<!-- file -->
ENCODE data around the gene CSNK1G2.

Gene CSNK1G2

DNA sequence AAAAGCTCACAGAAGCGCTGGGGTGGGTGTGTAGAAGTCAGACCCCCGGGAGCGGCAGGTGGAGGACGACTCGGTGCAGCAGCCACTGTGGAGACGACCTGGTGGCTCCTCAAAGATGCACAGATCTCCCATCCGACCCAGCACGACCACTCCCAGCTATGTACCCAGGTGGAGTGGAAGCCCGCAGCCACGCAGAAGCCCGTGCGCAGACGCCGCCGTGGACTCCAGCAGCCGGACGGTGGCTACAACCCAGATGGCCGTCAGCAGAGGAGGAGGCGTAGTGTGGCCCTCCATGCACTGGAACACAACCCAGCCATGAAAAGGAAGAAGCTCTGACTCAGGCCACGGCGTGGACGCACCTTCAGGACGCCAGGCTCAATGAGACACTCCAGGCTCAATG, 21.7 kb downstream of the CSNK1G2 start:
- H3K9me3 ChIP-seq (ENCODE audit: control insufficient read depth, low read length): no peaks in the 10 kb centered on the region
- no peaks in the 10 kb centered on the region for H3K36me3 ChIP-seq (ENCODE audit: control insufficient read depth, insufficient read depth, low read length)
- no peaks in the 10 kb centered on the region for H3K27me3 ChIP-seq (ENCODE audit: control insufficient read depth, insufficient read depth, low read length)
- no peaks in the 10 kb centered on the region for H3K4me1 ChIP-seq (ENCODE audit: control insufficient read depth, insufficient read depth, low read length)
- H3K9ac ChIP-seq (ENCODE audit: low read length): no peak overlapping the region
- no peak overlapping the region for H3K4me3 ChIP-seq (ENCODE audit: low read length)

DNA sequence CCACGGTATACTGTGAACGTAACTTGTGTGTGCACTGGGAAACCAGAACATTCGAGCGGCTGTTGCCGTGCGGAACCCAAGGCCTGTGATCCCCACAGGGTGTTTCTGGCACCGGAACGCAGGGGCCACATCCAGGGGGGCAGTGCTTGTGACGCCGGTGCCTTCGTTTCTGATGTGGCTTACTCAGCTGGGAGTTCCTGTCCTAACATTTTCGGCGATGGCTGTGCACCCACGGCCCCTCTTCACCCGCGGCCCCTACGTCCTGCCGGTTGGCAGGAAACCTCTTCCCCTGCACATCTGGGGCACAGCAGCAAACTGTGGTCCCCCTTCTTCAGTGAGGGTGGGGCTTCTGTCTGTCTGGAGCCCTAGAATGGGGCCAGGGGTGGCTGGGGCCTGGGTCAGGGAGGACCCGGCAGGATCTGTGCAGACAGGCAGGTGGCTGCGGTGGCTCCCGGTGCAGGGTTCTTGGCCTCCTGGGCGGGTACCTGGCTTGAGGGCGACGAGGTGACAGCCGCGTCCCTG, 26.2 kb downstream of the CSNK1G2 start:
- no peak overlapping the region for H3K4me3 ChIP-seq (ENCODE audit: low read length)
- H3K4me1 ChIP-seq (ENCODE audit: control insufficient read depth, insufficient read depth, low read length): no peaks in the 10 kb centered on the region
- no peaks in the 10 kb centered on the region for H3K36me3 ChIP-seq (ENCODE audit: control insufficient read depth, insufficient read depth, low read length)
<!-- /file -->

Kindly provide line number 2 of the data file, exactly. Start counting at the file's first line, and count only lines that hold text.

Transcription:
Gene CSNK1G2